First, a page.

Posted 9 May 2013
THE TIMES Tuesday May 7 2013 Opinion I'll be voting to quit the EU Nigel Lawson David Cameron has promised that in four years time the British people will be given the opportunity to decide in a referendum whether this country should leave the European Union. To validate this promise, of course, he first needs to win the 2015 general election, which is by no means assured. But as the British people clearly wish to be given this choice, it is unlikely that, at the end of the day, the Labour Party will wish to go into the next election denying it to them. So one way or another, an in-out referendum is likely to be held. It will be an event of historic importance. Meanwhile, the Prime Minister has already embarked on a series of preliminary talks with our EU partners, hoping in due course to be able to renegotiate improved terms for the UK within the Union, which he can then put to the people in a referendum in 2017. We have been here before. He is following faithfully in the footsteps of Harold Wilson almost 40 years ago. The changes that Wilson was able to negotiate were so trivial that I doubt if anyone today can remember what they were. But he was able to secure a 2-1 majority for the "in" vote in the 1975 referendum. I have no doubt that any changes that Mr Cameron ˜ or, for that matter, Ed Miliband ˜ is able to secure will be equally inconsequential. The theology of the acquis communautaire, the principle that any powers ceded by the member states to the EU are ceded irrevocably, is absolute. It is the rock on which the Union is built, and ˜ through the so-called Passerelle Clause of the Lisbon Treaty ˜ effectively an explicit part of the EU constitution. Moreover, to make exceptions for one member state would inevitably lead to similar demands from others and threaten a general unravelling. Some pin their faith on making use of the much-vaunted doctrine of "subsidiarity". But subsidiarity ˜ pushing decision-making down to the lowest appropriate level ˜ is something to which the European establishment pays lip service and then resolutely ignores. The doctrine that "more Europe" must ipso facto be a good thing is sacrosanct. My friends among the eurocracy assure me, too, that a precondition for any renegotiation would be that we agree to give up the UK rebate secured with such difficulty by Margaret Thatcher some 30 years ago. But all this is largely beside the point. The heart of the matter is that the very nature of the European Union, and of this country's relationship with it, has fundamentally changed after the coming into being of the European monetary union and the creation of the eurozone, of which ˜ quite rightly ˜we are not a part. That is why, while I voted "in" in 1975,1 shall be voting "out" in 2017. This has nothing to do with being "anti-European", a particularly bizarre suggestion in my own case, given that my home nowadays is, by choice, in France ˜ indeed, in la France profonde ˜ from where I commute weekly to work in England. The issue is not Europe, with its great history, incomparable culture and diverse peoples, but the European Union. To confuse the two is both historically and geographically obtuse. On the Continent it has always been well understood that the whole purpose of European integration was political and that economic integration was simply a means to a political end. In this country that has been much less well understood, particularly within the business community, which sometimes finds it hard to grasp that politics can trump economics. That the objective has always been political does not mean that it is in any way disreputable. Indeed, the original objective was highly commendable. It was, bluntly, to eliminate the threat to Europe and the wider world from a recrudescence of German militarism by placing the German tiger in a European cage. That objective has been achieved: there is no longer a threat from German militarism. That today German influence is increasing peacefully, largely at the expense of France, as a result of Germany's superior economic performance is not something to which anyone can legitimately object. But in the background there has always been another political objective behind European economic integration, one that is now firmly in the foreground. That is the creation of a federal European superstate, a United States of Europe. There is, of course, nothing disreputable about this either. Unlike the first objective, however, it is, I believe, profoundly misguided. It is certainly not for us. As far back as January 1989, as Chancellor and well before the single currency had come into being, I pointed out (in a major speech at Chatham House) that the only way that European monetary union could be made to work would be if it were accompanied by full fiscal union, which in turn required full political union. I warned that it would therefore be most unwise to go ahead with the project since, whatever many of their leaders and above all the eurocracy may have wished, a full-blooded political union was not wanted by the majority of the peoples of Europe. Unfortunately, a fundamental contempt for democracy has always been one of the most striking and least attractive characteristics of the European movement, however noble its intentions. But that was the clear purpose of the project, never mind that the lesson of history is that the sequence has to be the reverse, with political union coming first and monetary union a consequence. Hence in large part the continuing eurozone disaster and with it continuing European economic underperformance. But the coming into being of monetary union ˜ and there can be no doubt of the determination of the leaders of Europe to persist with it at all costs ˜ has fundamentally changed the nature of the European Union and of non-eurozone Britain's relationship with it.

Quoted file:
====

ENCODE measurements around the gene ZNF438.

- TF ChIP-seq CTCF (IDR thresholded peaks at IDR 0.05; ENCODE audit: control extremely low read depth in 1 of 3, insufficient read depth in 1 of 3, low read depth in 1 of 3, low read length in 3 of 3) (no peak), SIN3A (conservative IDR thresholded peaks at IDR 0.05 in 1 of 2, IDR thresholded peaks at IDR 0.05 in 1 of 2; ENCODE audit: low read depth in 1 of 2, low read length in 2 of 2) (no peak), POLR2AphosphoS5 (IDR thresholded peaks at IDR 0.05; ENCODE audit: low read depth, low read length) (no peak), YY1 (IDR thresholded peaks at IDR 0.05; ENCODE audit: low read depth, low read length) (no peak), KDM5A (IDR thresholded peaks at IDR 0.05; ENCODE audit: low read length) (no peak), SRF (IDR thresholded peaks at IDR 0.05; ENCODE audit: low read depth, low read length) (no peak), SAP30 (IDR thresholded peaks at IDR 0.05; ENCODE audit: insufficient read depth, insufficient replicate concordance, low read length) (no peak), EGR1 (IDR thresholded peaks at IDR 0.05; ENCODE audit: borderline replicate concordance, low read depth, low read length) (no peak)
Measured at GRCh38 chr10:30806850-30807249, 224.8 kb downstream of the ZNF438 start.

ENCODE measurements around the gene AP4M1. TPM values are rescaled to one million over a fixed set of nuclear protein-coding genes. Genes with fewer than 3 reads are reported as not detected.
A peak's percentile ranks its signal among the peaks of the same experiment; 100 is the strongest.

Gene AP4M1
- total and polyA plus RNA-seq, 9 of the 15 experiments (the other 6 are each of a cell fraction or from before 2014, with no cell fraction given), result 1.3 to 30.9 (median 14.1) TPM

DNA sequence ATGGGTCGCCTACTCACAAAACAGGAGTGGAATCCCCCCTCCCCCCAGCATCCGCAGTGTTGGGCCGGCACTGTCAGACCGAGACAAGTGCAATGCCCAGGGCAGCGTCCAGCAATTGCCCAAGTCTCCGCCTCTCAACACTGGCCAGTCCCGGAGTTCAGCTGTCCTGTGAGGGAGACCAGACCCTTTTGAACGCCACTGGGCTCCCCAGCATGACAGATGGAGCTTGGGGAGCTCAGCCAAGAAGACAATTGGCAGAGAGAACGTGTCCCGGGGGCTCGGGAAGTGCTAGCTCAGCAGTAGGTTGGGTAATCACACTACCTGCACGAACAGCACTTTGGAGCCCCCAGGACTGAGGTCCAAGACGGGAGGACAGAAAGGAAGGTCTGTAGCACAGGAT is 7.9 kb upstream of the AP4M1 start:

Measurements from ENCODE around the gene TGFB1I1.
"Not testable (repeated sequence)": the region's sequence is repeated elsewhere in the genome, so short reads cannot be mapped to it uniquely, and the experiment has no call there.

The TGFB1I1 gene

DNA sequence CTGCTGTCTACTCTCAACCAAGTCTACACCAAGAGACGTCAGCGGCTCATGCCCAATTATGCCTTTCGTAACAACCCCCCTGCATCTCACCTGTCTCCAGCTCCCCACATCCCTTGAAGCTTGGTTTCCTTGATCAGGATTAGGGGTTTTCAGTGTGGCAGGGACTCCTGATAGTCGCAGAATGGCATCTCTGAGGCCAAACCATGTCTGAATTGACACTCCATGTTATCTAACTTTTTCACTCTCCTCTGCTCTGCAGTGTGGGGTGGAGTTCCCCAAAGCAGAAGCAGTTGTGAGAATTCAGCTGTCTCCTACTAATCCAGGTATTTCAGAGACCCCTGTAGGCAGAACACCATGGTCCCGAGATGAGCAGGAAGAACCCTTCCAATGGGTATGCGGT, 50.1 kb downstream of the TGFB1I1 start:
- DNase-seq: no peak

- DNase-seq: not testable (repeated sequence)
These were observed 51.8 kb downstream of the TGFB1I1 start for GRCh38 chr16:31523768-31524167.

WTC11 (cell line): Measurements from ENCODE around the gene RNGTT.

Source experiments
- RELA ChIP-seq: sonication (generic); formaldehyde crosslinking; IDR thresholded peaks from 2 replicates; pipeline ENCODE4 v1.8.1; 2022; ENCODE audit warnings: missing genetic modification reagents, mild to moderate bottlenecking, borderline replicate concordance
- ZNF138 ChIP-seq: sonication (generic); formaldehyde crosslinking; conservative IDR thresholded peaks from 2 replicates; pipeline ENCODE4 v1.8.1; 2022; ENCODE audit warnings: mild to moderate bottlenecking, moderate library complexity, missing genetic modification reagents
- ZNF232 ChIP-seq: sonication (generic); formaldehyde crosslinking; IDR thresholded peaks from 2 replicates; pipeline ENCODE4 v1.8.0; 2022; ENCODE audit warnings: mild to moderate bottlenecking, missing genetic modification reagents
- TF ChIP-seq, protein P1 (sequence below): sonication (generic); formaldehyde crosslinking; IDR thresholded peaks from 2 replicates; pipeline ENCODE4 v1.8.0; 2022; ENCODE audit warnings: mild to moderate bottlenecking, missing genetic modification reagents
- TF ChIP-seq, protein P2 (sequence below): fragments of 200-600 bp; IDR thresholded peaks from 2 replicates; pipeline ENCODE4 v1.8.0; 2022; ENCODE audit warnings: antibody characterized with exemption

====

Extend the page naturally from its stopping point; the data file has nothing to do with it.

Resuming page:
Not only do our interests increasingly differ from those of the eurozone members but, while never "at the heart of Europe" (as our political leaders have from time to time foolishly claimed), we are now becoming increasingly marginalised as we are doomed to being consistently outvoted by the eurozone bloc. So the case for exit is clear. But would there be a heavy economic cost, making this unwise? There would indeed be some economic cost, partly transitional and partly as a result of the loss of the modest advantages of being within the single market. But in my judgment the economic gains would substantially outweigh the costs. The only gain that can be clearly quantified is that we would no longer pay our annual membership fee of some £8 billion. That is the size of our annual net contribution to the EU budget, even after the benefit of the Thatcher rebate (which Tony Blair, disgracefully and unilaterally agreed ˜ against strong Treasury advice ˜ gradually to surrender in almost his last act as Prime Minister). But there are other, and more important, gains than this. It is widely recognised throughout Europe that, safely removed from effective democratic accountability, the EU has become a bureaucratic monstrosity. This imposes substantial economic costs on all member states. These are perhaps greatest in the case of the UK, not principally because our own dear bureaucracy is inclined to goldplate the regulations that emanate from Brussels (although all too often this occurs), but more because we have a tradition of precision in law-making and respect for the law that is less pronounced in much, if not most, of the rest of Europe. That is not going to change, nor should it. Moreover, there is one area of regulation of particular importance to the UK, where the EU regulatory cost threatens to be even greater than it is already, and that is the area of banking and financial services more generally. Despite the banking disasters of 2007-08, London remains a far more important financial centre than the rest of Europe put together. It is one of the few major industries, with substantial growth prospects, where this country is indisputably a world-class player. As a member of the Parliamentary Commission on Banking Standards I am well aware of the need to clean up British banking, and proper supervision and regulation has to be part of it. But the ultimate purpose is not to cut British banking down to size but to enable it, shorn of the cultural decadence and scandals that emerged towards the end of the last century, to flourish globally. However, after the recent banking meltdown, the EU is currently engaged in a frenzy of regulatory activism, of which the foolish and damaging financial transactions tax, imposed against strong UK opposition, is only one example. In part this is motivated by a jealous desire to cut London down to size, in part by well-intentioned ignorance. The Bank of England, now through the Prudential Regulation Authority restored as the body responsible for the necessary and sensible supervision and regulation of British banking, is becoming increasingly frustrated by the mandatory nonsense emanating from Brussels. Escaping from this and reinforcing the escape by co-operation with the only other genuine world financial centre, the United States, would be a major economic plus. Those who claim that to leave the EU would damage the City are the very same as those who in the past confidently predicted, with a classic failure of understanding, that the City would be gravely damaged if the UK failed to adopt the Euro as its currency. But what of the loss of the advantages of being within the single market? In the overall scheme of things these are marginal. You do not need to be within the single market to be able to export to the European Union, as we see from the wide range of goods on our shelves every day. The statistics are eloquent. Over the past decade, UK exports to the EU have risen in cash terms by some 40 per cent. Over the same period, exports to the EU from those outside it have risen by 75 per cent. The heart of the matter is that the relevant economic context nowadays is not Europe but globalisation, including global free trade, with the World Trade Organisation as its monitor. Indeed, I strongly suspect that there would be a positive economic advantage to the UK in leaving the single market, quite apart from the more important economic gains I have already listed. Before we joined the European Common Market, as the EU was then known, far too much of British business and industry felt secure in the warm embrace of what was still known as Imperial Preference and was reluctant to look farther afield. It took entry into the Common Market to bring about a recognition of the opportunities on our doorstep. Today too much of British business and industry feels similarly secure in the warm embrace of the European single market and is failing to recognise that today's great export opportunities lie in the developing world, particularly in Asia. Just as entry into the Common Market half a century ago provided a much needed change of focus, so might leaving the EU, an institution that has achieved its historic purpose and is now past its sell-by date, provide a much-needed change of focus today. There is a saying frequently attributed to the eminent economist John Maynard Keynes. Charged with having changed his mind about economic policy, he is said to have replied: "When the facts change, I change my mind. What do you do, sir?" It is probably apocryphal, but it accurately encapsulates his approach to events. It also accurately sums up where I now stand on the issue of UK membership of the European Union and why I shall vote "out" in 2017 if given the opportunity to do so. Lord Lawson of Blaby was Chancellor of the Exchequer from 1983-89